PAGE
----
When Algiers Augustus Walker, a Watson Warehouse employee boarding with Rev. R. Buxton Taylor, registered for the World War II draft in Wilson, the registrar reported “tattooing” as “obvious physical characteristics that will aid in identification.”
My grandmother, Hattie Henderson Ricks, inherited two lots in the southern Wayne County town of Dudley from Sarah Henderson Jacobs Silver, her great-aunt and foster mother. [Because she had been informally adopted by Sarah and her husband Jesse A. Jacobs Jr., my grandmother used the surname Jacobs until adulthood, when she reverted to Henderson.]
Sarah Jacobs, who moved to Wilson about 1905, supported her parents in their final years, sending them food via train and building a small house in Dudley proper closer to neighbors and family. My grandfather recalled:
Mama had the lot where the house was, where Grandma Mag [Margaret Balkcum Henderson (1836-1915)] lived. Had that house built for her. The house they was staying in was up by the railroad, was just about to fall down. Somewhere down up there by where the Congregational Church is. And she built that house down there next to Babe Winn. I don’t think it was but one room. The porch, one room, and a little shed kitchen, a little, small, like a closet almost, and had the stove in it. Then had a stove in the room where she was, one of them round-bellied stoves where you take the top off and put wood in it. I remember that.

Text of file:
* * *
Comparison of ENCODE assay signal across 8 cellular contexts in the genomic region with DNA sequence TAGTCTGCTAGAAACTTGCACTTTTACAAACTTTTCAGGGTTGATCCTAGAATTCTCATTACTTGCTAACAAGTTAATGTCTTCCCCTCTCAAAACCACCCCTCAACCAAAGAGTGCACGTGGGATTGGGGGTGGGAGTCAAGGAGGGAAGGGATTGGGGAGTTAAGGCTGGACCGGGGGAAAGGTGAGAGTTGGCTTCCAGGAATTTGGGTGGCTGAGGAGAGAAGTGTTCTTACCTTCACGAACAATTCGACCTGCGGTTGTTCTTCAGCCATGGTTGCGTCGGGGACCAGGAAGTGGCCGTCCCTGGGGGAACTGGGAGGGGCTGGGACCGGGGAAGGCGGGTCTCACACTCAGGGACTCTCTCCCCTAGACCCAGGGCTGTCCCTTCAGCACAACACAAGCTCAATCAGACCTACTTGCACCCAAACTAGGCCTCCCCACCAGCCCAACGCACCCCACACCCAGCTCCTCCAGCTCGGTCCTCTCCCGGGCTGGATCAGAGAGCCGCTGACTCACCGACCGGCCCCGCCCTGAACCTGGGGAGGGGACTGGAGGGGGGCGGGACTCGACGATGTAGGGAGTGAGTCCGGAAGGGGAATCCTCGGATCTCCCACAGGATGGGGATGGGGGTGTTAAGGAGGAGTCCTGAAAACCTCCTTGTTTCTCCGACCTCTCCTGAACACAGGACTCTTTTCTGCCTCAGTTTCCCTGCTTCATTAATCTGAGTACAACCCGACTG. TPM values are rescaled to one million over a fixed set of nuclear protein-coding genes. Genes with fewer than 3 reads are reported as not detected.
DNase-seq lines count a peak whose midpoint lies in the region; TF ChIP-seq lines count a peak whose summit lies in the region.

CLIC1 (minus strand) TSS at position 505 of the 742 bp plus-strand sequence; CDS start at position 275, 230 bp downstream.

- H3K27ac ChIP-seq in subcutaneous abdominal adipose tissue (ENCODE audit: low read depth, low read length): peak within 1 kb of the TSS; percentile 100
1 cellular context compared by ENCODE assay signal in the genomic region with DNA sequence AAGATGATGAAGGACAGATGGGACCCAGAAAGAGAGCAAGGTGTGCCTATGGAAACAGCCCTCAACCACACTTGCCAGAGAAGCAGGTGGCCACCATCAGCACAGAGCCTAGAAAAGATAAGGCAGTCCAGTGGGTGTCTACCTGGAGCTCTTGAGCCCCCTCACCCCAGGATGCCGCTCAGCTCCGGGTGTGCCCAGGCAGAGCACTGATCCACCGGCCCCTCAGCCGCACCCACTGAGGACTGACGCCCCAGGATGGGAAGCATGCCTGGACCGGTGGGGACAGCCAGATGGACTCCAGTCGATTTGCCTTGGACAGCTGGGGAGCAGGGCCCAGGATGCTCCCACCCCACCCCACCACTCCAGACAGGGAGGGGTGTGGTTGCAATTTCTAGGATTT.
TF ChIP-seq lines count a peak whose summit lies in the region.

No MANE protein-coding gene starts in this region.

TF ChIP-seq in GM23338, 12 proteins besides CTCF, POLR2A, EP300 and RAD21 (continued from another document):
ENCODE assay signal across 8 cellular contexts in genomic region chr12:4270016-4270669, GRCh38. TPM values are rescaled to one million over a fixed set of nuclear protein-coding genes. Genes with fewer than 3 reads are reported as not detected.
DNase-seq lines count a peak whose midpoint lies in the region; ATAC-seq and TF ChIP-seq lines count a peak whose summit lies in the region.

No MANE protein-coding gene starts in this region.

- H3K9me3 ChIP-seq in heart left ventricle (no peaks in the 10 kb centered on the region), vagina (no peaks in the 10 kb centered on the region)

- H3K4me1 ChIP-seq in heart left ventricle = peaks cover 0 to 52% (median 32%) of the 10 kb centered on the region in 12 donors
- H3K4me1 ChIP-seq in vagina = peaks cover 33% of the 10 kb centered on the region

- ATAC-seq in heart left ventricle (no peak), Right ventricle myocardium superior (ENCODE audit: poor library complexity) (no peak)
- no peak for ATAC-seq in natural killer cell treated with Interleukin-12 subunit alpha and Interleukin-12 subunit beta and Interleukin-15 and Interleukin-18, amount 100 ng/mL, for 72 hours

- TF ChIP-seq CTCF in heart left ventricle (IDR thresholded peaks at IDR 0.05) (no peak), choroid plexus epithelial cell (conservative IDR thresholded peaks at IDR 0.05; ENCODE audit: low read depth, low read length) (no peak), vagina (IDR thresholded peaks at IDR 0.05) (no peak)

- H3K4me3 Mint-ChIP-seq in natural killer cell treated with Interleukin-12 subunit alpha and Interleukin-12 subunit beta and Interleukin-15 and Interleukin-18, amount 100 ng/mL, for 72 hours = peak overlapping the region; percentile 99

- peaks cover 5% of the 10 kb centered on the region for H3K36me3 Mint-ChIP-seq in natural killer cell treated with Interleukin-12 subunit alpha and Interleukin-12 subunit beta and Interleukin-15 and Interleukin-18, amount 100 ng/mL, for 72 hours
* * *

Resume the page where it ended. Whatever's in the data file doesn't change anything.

Just recently, we discovered documents related to the purchase of these lots. They were in this envelope from the Wayne County Register of Deeds, postmarked 11 August 1941 and addressed to my grandmother at 1109 Queen Street in Wilson. (She penciled in updated addresses as she moved in the 1940s and ’50s.) Sarah Jacobs Silver died in 1938, and I imagine my grandmother received this letter pursuant to the settlement of her estate.
There was this promissory note for the purchase for $20 of lots 15 and 16 of block number 2. It is signed “Sary Jackobs” by someone other than Sarah Jacobs.
And then another, dated 16 October 1911 at Dudley, that she did sign. (Her address was given as 106 Elba Street, Wilson, which was an early designation for 303 Elba.) A notation scribbled in pencil across it confirms that she timely paid off the purchase price.
Wilson Daily Times, 18 June 1948.
Five years after his death in India, Herbert Lee Simms‘ body was returned to Wilson for burial.
In the 1930 census of Wilson township, Wilson County: farm laborer Marcella [Marcellus] Simms, 30; wife Tempie, 30; and children Annie M., 7, Herbert L., 5, and Guthra [Gertrude] M., 2.
In the 1940 census of Wilson township, Wilson County: cotton oil company truck driver Marcellaus Simms, 40; wife Tempie, 41; and children Annie Mae, 17, Herbert Lee, 15, Gertrude, 12, Doris O., 9, Robert L., 7, Roland, 4, and Willie Jr., 7 months.
Herbert Lee Simms registered for the World War I draft in 1941. Per his registration card, he was born 12 March 1923 in Wilson County; lived at Route 4, Box 39, Wilson; his contact was mother Tempie Simms; and he was unemployed.
The application for Herbert L. Simms’ military headstone.